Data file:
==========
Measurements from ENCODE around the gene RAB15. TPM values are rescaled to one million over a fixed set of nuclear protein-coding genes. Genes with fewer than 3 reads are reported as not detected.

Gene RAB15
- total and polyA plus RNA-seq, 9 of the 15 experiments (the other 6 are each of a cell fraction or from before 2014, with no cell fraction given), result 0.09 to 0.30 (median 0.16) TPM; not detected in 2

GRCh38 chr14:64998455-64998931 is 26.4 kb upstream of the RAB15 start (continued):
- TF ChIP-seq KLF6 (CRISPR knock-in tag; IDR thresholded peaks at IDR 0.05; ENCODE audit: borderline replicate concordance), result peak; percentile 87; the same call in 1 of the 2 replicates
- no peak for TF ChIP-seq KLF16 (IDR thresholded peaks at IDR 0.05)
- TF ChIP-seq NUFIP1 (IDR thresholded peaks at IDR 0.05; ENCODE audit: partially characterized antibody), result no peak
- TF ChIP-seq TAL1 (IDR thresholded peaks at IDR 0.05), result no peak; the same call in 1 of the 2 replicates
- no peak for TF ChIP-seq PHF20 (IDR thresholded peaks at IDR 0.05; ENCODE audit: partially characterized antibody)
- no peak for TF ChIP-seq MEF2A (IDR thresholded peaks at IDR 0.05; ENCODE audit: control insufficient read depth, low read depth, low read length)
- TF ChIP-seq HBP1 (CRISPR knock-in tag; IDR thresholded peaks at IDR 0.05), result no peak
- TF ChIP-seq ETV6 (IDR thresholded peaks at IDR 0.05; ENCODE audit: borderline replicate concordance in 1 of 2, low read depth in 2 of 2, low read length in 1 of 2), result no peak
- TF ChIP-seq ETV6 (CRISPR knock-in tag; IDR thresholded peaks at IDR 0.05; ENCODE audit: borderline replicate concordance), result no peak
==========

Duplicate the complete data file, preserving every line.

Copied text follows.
Measurements from ENCODE around the gene RAB15. TPM values are rescaled to one million over a fixed set of nuclear protein-coding genes. Genes with fewer than 3 reads are reported as not detected.

Gene RAB15
- total and polyA plus RNA-seq, 9 of the 15 experiments (the other 6 are each of a cell fraction or from before 2014, with no cell fraction given), result 0.09 to 0.30 (median 0.16) TPM; not detected in 2

GRCh38 chr14:64998455-64998931 is 26.4 kb upstream of the RAB15 start (continued):
- TF ChIP-seq KLF6 (CRISPR knock-in tag; IDR thresholded peaks at IDR 0.05; ENCODE audit: borderline replicate concordance), result peak; percentile 87; the same call in 1 of the 2 replicates
- no peak for TF ChIP-seq KLF16 (IDR thresholded peaks at IDR 0.05)
- TF ChIP-seq NUFIP1 (IDR thresholded peaks at IDR 0.05; ENCODE audit: partially characterized antibody), result no peak
- TF ChIP-seq TAL1 (IDR thresholded peaks at IDR 0.05), result no peak; the same call in 1 of the 2 replicates
- no peak for TF ChIP-seq PHF20 (IDR thresholded peaks at IDR 0.05; ENCODE audit: partially characterized antibody)
- no peak for TF ChIP-seq MEF2A (IDR thresholded peaks at IDR 0.05; ENCODE audit: control insufficient read depth, low read depth, low read length)
- TF ChIP-seq HBP1 (CRISPR knock-in tag; IDR thresholded peaks at IDR 0.05), result no peak
- TF ChIP-seq ETV6 (IDR thresholded peaks at IDR 0.05; ENCODE audit: borderline replicate concordance in 1 of 2, low read depth in 2 of 2, low read length in 1 of 2), result no peak
- TF ChIP-seq ETV6 (CRISPR knock-in tag; IDR thresholded peaks at IDR 0.05; ENCODE audit: borderline replicate concordance), result no peak